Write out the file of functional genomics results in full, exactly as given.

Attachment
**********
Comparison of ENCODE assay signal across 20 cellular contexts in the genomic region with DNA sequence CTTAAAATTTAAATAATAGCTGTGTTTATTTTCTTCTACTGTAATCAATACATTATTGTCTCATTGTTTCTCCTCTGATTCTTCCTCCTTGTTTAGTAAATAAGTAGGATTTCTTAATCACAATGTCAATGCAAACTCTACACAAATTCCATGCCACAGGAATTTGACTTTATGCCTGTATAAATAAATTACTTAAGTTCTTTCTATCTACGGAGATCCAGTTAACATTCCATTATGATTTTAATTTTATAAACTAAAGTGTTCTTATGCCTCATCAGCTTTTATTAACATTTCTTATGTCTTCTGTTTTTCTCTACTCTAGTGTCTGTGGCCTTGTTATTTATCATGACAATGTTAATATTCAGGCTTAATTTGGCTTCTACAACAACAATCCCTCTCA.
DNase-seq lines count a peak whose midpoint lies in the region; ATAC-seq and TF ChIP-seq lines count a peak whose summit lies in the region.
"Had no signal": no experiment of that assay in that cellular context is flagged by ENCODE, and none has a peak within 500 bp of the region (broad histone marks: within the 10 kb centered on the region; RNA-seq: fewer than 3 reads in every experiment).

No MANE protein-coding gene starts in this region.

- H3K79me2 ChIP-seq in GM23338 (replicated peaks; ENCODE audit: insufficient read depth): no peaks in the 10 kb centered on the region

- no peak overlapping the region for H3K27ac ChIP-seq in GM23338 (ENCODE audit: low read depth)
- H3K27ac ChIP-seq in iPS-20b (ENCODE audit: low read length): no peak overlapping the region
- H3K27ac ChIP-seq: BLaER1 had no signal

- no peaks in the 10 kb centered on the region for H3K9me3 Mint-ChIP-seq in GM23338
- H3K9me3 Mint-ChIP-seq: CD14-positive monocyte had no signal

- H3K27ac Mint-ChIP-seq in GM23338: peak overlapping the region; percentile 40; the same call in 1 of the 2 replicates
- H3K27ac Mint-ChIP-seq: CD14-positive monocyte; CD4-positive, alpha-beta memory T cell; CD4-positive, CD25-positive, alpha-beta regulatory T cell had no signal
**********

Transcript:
Comparison of ENCODE assay signal across 20 cellular contexts in the genomic region with DNA sequence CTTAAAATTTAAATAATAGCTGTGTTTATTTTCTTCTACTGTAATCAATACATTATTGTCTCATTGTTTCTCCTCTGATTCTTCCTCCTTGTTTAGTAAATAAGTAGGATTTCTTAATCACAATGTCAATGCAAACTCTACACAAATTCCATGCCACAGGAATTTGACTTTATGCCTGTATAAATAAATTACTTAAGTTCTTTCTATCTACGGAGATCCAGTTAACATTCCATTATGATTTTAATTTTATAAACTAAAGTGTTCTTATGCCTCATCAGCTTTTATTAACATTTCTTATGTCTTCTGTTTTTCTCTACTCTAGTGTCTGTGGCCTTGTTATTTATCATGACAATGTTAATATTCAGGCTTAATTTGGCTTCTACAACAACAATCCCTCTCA.
DNase-seq lines count a peak whose midpoint lies in the region; ATAC-seq and TF ChIP-seq lines count a peak whose summit lies in the region.
"Had no signal": no experiment of that assay in that cellular context is flagged by ENCODE, and none has a peak within 500 bp of the region (broad histone marks: within the 10 kb centered on the region; RNA-seq: fewer than 3 reads in every experiment).

No MANE protein-coding gene starts in this region.

- H3K79me2 ChIP-seq in GM23338 (replicated peaks; ENCODE audit: insufficient read depth): no peaks in the 10 kb centered on the region

- no peak overlapping the region for H3K27ac ChIP-seq in GM23338 (ENCODE audit: low read depth)
- H3K27ac ChIP-seq in iPS-20b (ENCODE audit: low read length): no peak overlapping the region
- H3K27ac ChIP-seq: BLaER1 had no signal

- no peaks in the 10 kb centered on the region for H3K9me3 Mint-ChIP-seq in GM23338
- H3K9me3 Mint-ChIP-seq: CD14-positive monocyte had no signal

- H3K27ac Mint-ChIP-seq in GM23338: peak overlapping the region; percentile 40; the same call in 1 of the 2 replicates
- H3K27ac Mint-ChIP-seq: CD14-positive monocyte; CD4-positive, alpha-beta memory T cell; CD4-positive, CD25-positive, alpha-beta regulatory T cell had no signal